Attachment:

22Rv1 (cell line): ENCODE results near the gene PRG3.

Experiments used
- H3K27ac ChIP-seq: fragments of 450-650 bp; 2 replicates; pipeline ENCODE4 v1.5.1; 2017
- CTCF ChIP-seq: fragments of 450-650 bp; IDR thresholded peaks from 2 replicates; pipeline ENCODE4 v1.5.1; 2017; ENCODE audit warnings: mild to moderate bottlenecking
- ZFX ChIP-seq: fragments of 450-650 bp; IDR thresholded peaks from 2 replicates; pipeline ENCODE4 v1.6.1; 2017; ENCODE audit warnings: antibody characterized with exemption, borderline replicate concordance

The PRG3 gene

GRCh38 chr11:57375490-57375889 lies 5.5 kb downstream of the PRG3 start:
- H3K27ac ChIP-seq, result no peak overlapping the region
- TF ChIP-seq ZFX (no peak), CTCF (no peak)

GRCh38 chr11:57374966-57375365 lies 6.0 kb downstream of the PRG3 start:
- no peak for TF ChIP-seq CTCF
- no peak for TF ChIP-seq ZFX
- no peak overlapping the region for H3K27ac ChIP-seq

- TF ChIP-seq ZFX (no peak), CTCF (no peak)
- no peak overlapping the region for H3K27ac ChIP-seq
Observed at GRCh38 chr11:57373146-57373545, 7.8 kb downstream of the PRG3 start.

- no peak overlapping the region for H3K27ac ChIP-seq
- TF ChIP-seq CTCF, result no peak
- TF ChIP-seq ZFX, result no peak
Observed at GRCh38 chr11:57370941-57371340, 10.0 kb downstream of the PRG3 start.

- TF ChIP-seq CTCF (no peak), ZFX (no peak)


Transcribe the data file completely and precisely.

22Rv1 (cell line): ENCODE results near the gene PRG3.

Experiments used
- H3K27ac ChIP-seq: fragments of 450-650 bp; 2 replicates; pipeline ENCODE4 v1.5.1; 2017
- CTCF ChIP-seq: fragments of 450-650 bp; IDR thresholded peaks from 2 replicates; pipeline ENCODE4 v1.5.1; 2017; ENCODE audit warnings: mild to moderate bottlenecking
- ZFX ChIP-seq: fragments of 450-650 bp; IDR thresholded peaks from 2 replicates; pipeline ENCODE4 v1.6.1; 2017; ENCODE audit warnings: antibody characterized with exemption, borderline replicate concordance

The PRG3 gene

GRCh38 chr11:57375490-57375889 lies 5.5 kb downstream of the PRG3 start:
- H3K27ac ChIP-seq, result no peak overlapping the region
- TF ChIP-seq ZFX (no peak), CTCF (no peak)

GRCh38 chr11:57374966-57375365 lies 6.0 kb downstream of the PRG3 start:
- no peak for TF ChIP-seq CTCF
- no peak for TF ChIP-seq ZFX
- no peak overlapping the region for H3K27ac ChIP-seq

- TF ChIP-seq ZFX (no peak), CTCF (no peak)
- no peak overlapping the region for H3K27ac ChIP-seq
Observed at GRCh38 chr11:57373146-57373545, 7.8 kb downstream of the PRG3 start.

- no peak overlapping the region for H3K27ac ChIP-seq
- TF ChIP-seq CTCF, result no peak
- TF ChIP-seq ZFX, result no peak
Observed at GRCh38 chr11:57370941-57371340, 10.0 kb downstream of the PRG3 start.

- TF ChIP-seq CTCF (no peak), ZFX (no peak)